There was a point in season 2 where my excitement about Battlestar waned, but this two part episode really picked it back up again.
Our CAG and Commander’s son is frequently on the periphery of the action throughout this series. He may be involved in the plot, but we’re never following his story; he is simply adding to the story of another, such as Starbuck or Commander Adama, or even his dead brother. Which, in hindsight, is pretty weird as he’s set up to be a main character, but he’s fairly one dimensional. This episode attempts to change that a bit and opens with Apollo floating in a lake, wearing some sweet, sweet early-2000s shades, and it’s sunny, it’s real sunny. Oh wait, he’s floating in space. Shit. How did we get here? Let’s rewind 48 hours. I like when Battlestar takes this narrative style as it raises the level of mystery and audience engagement in the story…and this story takes us back to Starbuck confiding in Apollo regarding her mission, her mission of assassination, in which he agrees to back her up, she can trust him. And according to Apollo, all they have that sets them apart from the Cylons, is that trust. Which seems weird. Does Apollo know Cylons can’t trust one another? Are they all just stabbing each other in the back? In the robot back? Anyway, during the attack on the resurrection ship, Apollo is forced to eject from Blackbird and winds up floating in space, with a leak in his suit, and little desire to be rescued. By the end of the episode. after his rescue, Apollo is confiding in Starbuck, confiding the fact that he didn’t want to make it back alive. Is it because his father looked him in the eye and told him he was the kind of man that settles his differences with his superiors through assassination? Is that enough to break a man?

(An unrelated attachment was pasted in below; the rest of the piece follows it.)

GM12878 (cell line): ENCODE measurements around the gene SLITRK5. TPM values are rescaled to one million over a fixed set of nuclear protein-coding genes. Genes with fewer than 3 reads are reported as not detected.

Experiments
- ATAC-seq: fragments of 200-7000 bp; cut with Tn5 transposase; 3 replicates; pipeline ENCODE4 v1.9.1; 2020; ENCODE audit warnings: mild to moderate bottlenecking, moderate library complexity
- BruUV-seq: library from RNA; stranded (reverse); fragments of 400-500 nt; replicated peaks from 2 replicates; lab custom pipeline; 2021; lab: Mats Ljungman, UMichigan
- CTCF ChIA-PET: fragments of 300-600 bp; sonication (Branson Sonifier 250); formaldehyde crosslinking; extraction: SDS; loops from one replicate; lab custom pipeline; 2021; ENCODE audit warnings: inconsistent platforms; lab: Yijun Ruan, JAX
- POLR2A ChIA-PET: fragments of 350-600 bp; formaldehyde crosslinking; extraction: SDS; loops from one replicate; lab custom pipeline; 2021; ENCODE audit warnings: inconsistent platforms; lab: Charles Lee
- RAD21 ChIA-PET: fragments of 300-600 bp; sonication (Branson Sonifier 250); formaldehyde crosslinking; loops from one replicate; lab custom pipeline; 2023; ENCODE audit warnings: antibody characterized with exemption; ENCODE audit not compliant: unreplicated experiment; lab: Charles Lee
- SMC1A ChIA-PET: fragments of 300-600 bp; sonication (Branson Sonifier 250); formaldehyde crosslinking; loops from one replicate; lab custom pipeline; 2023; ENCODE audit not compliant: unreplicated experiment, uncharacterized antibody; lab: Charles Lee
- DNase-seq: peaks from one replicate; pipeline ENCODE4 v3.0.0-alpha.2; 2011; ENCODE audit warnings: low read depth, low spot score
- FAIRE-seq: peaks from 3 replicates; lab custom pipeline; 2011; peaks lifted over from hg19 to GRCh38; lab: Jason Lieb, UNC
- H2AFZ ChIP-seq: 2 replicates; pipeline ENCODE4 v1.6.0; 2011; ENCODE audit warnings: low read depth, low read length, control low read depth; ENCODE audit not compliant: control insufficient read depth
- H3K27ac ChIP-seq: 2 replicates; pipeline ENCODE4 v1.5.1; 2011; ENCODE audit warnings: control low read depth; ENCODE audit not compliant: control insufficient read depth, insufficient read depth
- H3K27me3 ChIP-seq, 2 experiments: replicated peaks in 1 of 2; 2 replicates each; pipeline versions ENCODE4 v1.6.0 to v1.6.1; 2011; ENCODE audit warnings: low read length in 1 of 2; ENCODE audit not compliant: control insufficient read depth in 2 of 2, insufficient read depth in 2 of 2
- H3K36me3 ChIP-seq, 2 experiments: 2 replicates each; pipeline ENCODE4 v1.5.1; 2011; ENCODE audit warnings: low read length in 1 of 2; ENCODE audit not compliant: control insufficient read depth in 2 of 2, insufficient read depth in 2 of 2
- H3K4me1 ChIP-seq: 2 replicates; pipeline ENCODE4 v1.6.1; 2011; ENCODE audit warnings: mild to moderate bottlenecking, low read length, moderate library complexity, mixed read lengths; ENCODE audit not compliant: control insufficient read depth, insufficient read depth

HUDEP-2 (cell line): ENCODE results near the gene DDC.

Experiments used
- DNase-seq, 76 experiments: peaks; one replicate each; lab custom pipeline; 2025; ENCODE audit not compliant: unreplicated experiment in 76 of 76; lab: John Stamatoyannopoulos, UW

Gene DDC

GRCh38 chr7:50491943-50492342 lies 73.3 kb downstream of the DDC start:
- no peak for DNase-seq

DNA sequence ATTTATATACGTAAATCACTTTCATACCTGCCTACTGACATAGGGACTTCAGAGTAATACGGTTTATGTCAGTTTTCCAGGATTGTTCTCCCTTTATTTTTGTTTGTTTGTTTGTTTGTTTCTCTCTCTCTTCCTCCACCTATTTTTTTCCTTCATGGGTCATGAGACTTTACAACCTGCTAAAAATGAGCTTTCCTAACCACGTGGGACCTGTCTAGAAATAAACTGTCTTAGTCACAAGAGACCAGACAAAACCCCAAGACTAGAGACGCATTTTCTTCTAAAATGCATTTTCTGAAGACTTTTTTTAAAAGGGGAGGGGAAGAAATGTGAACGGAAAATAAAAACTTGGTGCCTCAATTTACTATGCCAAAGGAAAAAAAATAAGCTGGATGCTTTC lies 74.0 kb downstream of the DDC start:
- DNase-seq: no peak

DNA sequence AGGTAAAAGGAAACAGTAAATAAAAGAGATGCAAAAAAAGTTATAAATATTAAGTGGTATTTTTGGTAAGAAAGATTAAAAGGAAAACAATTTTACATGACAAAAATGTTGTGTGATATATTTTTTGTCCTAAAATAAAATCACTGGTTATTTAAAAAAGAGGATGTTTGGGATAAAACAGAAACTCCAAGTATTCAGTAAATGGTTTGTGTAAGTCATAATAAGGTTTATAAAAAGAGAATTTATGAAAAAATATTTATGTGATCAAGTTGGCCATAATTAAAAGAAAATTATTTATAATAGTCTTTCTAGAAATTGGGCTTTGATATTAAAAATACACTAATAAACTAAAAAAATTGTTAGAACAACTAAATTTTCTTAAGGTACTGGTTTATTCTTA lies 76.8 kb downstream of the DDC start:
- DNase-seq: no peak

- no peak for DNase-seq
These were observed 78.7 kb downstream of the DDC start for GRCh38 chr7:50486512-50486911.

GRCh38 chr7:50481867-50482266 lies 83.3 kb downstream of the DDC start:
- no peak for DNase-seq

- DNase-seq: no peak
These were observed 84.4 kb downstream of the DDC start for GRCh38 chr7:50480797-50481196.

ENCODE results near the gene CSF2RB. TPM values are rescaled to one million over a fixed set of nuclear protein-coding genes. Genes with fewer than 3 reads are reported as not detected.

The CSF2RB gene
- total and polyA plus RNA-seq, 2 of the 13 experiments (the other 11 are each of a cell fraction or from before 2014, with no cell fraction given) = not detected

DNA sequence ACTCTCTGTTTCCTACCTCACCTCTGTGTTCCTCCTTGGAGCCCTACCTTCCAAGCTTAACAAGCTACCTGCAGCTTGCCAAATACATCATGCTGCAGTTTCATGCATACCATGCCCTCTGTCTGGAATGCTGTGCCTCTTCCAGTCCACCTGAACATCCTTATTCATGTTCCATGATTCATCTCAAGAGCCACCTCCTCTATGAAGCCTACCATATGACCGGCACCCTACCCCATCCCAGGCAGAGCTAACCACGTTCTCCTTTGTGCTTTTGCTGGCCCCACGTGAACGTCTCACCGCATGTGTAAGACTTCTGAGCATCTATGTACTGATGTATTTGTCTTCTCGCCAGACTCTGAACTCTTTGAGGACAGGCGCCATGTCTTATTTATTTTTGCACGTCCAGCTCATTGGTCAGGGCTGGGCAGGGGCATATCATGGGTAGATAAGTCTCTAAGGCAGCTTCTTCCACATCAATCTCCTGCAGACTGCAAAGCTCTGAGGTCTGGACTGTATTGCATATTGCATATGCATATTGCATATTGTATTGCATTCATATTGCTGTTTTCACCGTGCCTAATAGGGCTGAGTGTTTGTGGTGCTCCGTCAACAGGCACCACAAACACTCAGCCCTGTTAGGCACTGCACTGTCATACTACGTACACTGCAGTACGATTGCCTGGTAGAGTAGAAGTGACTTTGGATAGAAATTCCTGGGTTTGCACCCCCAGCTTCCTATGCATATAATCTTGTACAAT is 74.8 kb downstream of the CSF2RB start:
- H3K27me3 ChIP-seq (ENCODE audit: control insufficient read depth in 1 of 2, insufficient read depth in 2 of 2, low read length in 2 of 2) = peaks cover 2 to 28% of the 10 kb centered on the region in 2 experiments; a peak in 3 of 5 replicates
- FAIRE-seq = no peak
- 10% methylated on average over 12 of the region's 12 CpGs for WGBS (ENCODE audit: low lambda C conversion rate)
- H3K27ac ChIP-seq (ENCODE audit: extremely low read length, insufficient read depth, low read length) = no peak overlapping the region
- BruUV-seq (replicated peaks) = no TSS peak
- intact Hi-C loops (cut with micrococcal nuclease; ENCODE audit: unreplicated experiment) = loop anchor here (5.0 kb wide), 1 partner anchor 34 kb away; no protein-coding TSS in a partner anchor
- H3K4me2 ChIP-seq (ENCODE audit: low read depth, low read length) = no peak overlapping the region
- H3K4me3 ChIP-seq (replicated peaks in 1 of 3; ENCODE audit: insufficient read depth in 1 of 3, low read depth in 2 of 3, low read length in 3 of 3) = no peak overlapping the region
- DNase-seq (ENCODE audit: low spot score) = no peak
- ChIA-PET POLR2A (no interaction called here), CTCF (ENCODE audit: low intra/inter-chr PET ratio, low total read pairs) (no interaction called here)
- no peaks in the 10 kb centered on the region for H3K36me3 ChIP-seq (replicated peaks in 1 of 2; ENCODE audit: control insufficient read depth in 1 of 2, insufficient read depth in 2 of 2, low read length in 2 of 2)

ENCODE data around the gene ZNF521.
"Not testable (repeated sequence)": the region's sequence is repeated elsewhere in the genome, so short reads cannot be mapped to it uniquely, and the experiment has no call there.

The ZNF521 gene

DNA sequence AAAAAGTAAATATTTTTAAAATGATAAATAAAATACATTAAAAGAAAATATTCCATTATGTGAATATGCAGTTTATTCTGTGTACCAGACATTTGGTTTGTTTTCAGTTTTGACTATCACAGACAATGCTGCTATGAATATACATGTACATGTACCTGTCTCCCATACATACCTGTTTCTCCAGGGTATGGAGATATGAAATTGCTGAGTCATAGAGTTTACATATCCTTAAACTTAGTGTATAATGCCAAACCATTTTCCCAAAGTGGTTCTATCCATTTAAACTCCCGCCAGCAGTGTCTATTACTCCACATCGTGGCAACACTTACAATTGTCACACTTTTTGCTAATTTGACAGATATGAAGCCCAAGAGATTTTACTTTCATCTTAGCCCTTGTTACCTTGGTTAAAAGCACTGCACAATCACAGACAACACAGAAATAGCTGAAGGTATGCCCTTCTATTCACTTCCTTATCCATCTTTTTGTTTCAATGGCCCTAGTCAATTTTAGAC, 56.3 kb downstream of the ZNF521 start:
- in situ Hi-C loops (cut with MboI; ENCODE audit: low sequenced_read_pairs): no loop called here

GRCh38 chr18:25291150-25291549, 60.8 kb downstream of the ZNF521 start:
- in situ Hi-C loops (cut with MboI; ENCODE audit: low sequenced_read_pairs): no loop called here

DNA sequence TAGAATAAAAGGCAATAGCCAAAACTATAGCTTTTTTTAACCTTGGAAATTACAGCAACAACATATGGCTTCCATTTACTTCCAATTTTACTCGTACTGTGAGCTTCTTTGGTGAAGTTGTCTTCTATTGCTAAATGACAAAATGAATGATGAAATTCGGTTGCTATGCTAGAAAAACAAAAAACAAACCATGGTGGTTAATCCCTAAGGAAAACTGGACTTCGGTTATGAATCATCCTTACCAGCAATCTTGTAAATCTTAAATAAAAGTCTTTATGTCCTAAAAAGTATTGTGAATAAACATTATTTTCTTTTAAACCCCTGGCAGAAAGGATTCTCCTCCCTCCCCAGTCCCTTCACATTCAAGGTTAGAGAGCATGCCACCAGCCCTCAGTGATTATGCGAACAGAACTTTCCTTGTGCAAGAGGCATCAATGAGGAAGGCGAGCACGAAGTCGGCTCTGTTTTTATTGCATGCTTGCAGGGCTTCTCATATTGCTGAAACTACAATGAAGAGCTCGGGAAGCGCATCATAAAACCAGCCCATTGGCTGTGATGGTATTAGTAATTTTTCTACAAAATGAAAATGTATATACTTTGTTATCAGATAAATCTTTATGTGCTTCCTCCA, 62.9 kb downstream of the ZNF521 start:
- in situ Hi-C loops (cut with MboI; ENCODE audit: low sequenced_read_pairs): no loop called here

Commander Adama meets with Sharon and his change in attitude towards her continues to be apparent; he’s no longer angry and filled with hate towards her. But what he wants from her now is to tell him why the Cylons hate them, the humans, so much. Sharon isn’t sure how to answer and tells the Commander hate might not be the right word. She focuses on Adama’s speech from after the Cylon attack, the speech where he spoke of how humanity is a flawed creation, how humans still kill one another, how petty jealousies and greed run rampant, how humans never ask why they deserved to survive. And according to Sharon, maybe humanity doesn’t deserve to survive. Look at what humans have done to the Cylons in their midst: murder, rape, and torture.
3. Following orders
Starbuck is used as a military officer in this episode, no backstory, no complicated motivations, no drunken escapades, just an officer following orders. She fights in the battle to destroy the resurrection ship, and, despite her strong reservations, plans on following Adama’s orders to kill Admiral Cain. The complexity of a life in the military must be overwhelming at times – dealing with life and death – carrying out orders you do not agree with on various grounds, yet going through with them, and here, Starbuck, and even Admiral Cain’s XO, are willing to murder based on a command from their Commander and Admiral, respectively, despite their deep, personal reservations.
4. Resurrection ship
Let’s name two episodes after this resurrection ship, make the purpose of the episodes destroying this resurrection ship, but let’s barely focus on the ship at all; let’s focus on humanity. YES. SIGN ME UP. This raises the stakes for the Cylons. Nothing will make them more human than being able to die…forever.
5. Pegasus Six
Remembering the surprise in this episode did diminish the enjoyment of the conclusion in some ways, but I remember little about Pegasus Six’s character, except for her relationship with Cain, which is pretty obvious once she pulls the trigger, killing the Admiral. Absolving Starbuck of the task is satisfying, and adding this element of Six is shocking, in the best way possible.